Interventions

The PSI utilized several safety initiatives designed to target potential contributing factors to adverse outcomes (see Table 1). To target communication, we implemented the Team STEPPS methodology for team training, which emphasizes communication techniques (Agency for Healthcare Research and Quality, 2010). To facilitate communication, daily multidisciplinary teaching rounds were introduced. The entire perinatal team (attending Maternal Fetal Medicine [MFM], attending obstetrical, resident, PA and RNs, Anesthesiologist, and Neonatologist) reviewed and discussed appropriate assessment/management of obstetrical service admissions.

Table 1. Safety Initiatives Designed to Target the Potential Contributing Factors to Adverse Outcomes
 Contributing Factors to Adverse Outcomes
Safety InitiativesCommunicationEscalationLack of Standardized ProtocolLack of Standardized EFM
  1. EFM, electronic fetal monitoring.

Team STEPPS  
EFM course and exam 
Multidisciplinary teaching rounds
Obstetrical emergency simulation 
Introduction of evidence-based protocols 

To standardize electronic fetal monitoring (EFM) terminology we instituted an EFM educational course and exam in the interpretation and management of fetal heart rate patterns. We mandated that every member of the perinatal team successfully complete the same online courses on Definition of FHR changes, Pathophysi-ology of FHR changes, the Relationship between FHR and fetal oxygenation, Fetal acid base values, Clinical relevance of FHR changes, and Management scenarios for specific FHR changes.

We also enhanced our electronic medical record (entitled Centricity Perinatal manufactured by General Electric) to require the use of correct National Institute of Child Health and Human Development terminology using prompts (Electronic Fetal Heart Rate Monitoring, 1997). Several evidence-based management protocols were developed and implemented, including: (1) the use of Pitocin augmentation of labor; (2) the use of antibiotics and thromboembolic prophylaxis for cesarean; (3) the use of magnesium for seizure prophylaxis; (4) hemorrhage protocol; (5) protocol for induction of labor; (6) management of intrapartum fetal heart rate abnormalities; and (7) obstetrical rapid response team.

We introduced and standardized a number of evidence-based protocols. To ensure that proper action is taken (decreasing or discontinuing the Pitocin infusion), we empowered all team members to intervene and follow the protocol when presented with an abnormal contraction pattern regardless of the FHR tracing.

Another intervention with a positive impact on the cesarean section and associated maternal morbidity rates was the protocol for elective inductions that confine interventions to patients with a favorable cervix at time of induction.

For situations where severe fetal heart rate abnormalities was noted (fetal bradycardia, prolonged decelerations) a specific protocol was introduced that outlined the intervention timetable and a rapid response team was formed to act in critical situations, particularly with regard to accomplishing delivery within the first 10–12 min from acute change in fetal status.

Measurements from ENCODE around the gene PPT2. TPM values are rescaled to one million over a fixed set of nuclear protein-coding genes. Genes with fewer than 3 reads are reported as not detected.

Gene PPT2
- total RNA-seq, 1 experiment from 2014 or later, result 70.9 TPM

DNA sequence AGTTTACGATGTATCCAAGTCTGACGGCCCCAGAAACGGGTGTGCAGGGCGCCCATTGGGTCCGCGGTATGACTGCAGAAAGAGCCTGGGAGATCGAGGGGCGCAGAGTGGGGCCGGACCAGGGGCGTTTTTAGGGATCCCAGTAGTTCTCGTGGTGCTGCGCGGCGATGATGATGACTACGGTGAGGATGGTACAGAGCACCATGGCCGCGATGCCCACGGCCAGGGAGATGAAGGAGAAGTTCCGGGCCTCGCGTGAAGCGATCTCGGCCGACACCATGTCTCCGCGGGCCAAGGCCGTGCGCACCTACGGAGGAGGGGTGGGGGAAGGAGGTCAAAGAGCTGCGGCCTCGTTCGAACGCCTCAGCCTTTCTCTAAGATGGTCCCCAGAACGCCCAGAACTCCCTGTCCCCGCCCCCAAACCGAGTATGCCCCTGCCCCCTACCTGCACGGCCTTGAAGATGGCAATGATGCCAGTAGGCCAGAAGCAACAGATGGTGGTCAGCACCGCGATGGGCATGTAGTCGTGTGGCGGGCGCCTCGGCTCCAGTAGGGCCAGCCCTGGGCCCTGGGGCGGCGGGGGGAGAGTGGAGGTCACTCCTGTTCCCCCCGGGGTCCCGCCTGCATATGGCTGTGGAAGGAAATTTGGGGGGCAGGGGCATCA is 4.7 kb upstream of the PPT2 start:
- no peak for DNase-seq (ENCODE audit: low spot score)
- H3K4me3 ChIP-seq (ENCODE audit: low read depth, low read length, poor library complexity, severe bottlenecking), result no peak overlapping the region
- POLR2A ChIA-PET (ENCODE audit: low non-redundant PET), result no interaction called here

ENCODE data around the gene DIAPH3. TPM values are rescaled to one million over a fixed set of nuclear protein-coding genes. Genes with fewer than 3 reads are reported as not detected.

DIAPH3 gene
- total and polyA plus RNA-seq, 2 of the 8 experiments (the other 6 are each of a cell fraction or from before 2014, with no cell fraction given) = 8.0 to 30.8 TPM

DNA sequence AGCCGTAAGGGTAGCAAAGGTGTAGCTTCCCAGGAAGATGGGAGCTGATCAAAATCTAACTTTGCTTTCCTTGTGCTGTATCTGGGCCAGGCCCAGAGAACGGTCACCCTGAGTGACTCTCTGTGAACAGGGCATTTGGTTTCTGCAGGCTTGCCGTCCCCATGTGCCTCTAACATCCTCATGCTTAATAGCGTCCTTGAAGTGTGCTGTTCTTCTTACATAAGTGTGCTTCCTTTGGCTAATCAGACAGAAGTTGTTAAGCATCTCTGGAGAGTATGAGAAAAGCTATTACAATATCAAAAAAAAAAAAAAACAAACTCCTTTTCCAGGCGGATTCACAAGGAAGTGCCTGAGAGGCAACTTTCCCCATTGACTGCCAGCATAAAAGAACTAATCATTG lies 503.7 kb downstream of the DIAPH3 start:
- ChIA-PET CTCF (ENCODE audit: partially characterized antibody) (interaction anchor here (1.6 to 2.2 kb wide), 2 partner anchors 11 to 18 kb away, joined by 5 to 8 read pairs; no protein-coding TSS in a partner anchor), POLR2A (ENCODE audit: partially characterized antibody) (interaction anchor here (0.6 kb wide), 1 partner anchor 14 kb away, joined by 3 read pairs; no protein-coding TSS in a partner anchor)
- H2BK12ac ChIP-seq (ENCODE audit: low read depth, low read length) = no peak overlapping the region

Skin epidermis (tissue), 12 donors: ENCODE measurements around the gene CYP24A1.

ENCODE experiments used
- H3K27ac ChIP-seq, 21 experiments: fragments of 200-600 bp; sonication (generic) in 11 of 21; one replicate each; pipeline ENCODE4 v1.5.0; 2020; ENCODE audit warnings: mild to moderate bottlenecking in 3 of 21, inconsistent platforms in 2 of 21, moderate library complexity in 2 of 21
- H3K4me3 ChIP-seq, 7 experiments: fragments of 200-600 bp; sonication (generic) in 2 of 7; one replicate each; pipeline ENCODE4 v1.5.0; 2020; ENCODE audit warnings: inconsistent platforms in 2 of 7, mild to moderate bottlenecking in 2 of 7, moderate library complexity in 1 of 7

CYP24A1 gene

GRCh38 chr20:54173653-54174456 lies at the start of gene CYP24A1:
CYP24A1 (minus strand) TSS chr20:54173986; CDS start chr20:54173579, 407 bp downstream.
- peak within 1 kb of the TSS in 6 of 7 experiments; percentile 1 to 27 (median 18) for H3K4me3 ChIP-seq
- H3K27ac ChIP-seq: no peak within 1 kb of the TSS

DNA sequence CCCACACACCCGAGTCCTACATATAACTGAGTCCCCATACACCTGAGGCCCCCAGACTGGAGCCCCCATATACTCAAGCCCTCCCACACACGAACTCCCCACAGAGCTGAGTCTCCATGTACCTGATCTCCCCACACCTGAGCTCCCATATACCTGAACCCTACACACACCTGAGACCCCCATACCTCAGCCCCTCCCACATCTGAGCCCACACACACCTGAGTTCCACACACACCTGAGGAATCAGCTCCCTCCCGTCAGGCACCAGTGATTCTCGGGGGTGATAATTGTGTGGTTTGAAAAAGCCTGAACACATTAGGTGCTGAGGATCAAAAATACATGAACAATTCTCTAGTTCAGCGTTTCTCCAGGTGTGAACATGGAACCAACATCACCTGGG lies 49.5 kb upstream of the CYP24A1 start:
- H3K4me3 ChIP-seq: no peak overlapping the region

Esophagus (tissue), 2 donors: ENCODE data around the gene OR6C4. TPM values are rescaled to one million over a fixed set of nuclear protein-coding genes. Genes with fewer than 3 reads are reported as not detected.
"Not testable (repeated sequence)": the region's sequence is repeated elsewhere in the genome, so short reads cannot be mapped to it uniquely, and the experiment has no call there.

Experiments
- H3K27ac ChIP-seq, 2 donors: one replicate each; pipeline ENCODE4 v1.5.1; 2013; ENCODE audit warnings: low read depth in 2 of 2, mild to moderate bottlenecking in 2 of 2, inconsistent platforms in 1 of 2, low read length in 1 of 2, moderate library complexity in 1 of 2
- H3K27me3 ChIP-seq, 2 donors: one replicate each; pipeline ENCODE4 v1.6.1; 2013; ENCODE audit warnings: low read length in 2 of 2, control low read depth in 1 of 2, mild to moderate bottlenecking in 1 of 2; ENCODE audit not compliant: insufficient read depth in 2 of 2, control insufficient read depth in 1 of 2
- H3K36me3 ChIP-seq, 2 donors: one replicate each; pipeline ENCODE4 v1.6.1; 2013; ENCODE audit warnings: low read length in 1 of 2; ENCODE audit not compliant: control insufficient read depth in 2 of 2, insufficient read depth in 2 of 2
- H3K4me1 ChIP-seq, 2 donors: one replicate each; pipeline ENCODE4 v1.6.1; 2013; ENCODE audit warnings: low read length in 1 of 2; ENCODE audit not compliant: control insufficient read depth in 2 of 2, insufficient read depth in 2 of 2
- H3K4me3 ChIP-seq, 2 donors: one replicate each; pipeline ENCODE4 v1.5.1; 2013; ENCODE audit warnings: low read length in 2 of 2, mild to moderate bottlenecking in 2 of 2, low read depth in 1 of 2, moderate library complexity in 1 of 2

To eliminate elective deliveries (elective induction or repeat cesarean section) before 39 weeks gestation, we implemented a policy and clinical practice based on the American College of Obstetricians and Gynecologists (ACOG) recommendations (ACOG Practice Bulletin, 1999), instituting an educational process during case scheduling. In situations where gestational age at induction or the indication for intervention was unclear, the case was referred to the attending MFM physician for a final decision at the time of booking rather than after patient admission.

To address escalation policy, a hemorrhage protocol was instituted to enable the multidis-ciplinary team (anesthesia, surgery, critical care) to be quickly summoned in situations associated with massive obstetrical bleeding, thereby minimizing complications with severe hemorrhagic shock.

Finally, an obstetrical emergency simulation program in high-risk care scenarios, including shoulder dystocia, maternal hemorrhage, and seizure was undertaken. Multidisciplinary drills were performed. Nursing and physician staff was required to complete the same fetal monitoring competency, attend the same monthly educational activities, and participate in the same simulated obstetric emergencies together, as a team.

To measure the impact of the PSI, we utilized a modified version of the Adverse Outcome Index (AOI) published in 2006 (Mann et al. 2006). The authors noted their concern with two outcomes (term NICU admissions and third/fourth degree lacerations) because of definition variation. We also surveyed several large obstetrical/neonatal units regarding their indication for NICU admissions of term infants for >24 hr. We could find no specific protocols/guidelines regarding these admissions. Furthermore, admission rates for specific indications varied greatly by covering attending physician, as well as unit. We also found, through retrospective chart review, significant discrepancies between coding for third/fourth degree lacerations and physician documentation regarding this complication. Thus, these two outcomes were excluded from our analysis. Based on these observations, our Modified Adverse Outcome Index (MAOI) included the maternal and fetal/neonatal measures highlighted in Table 2.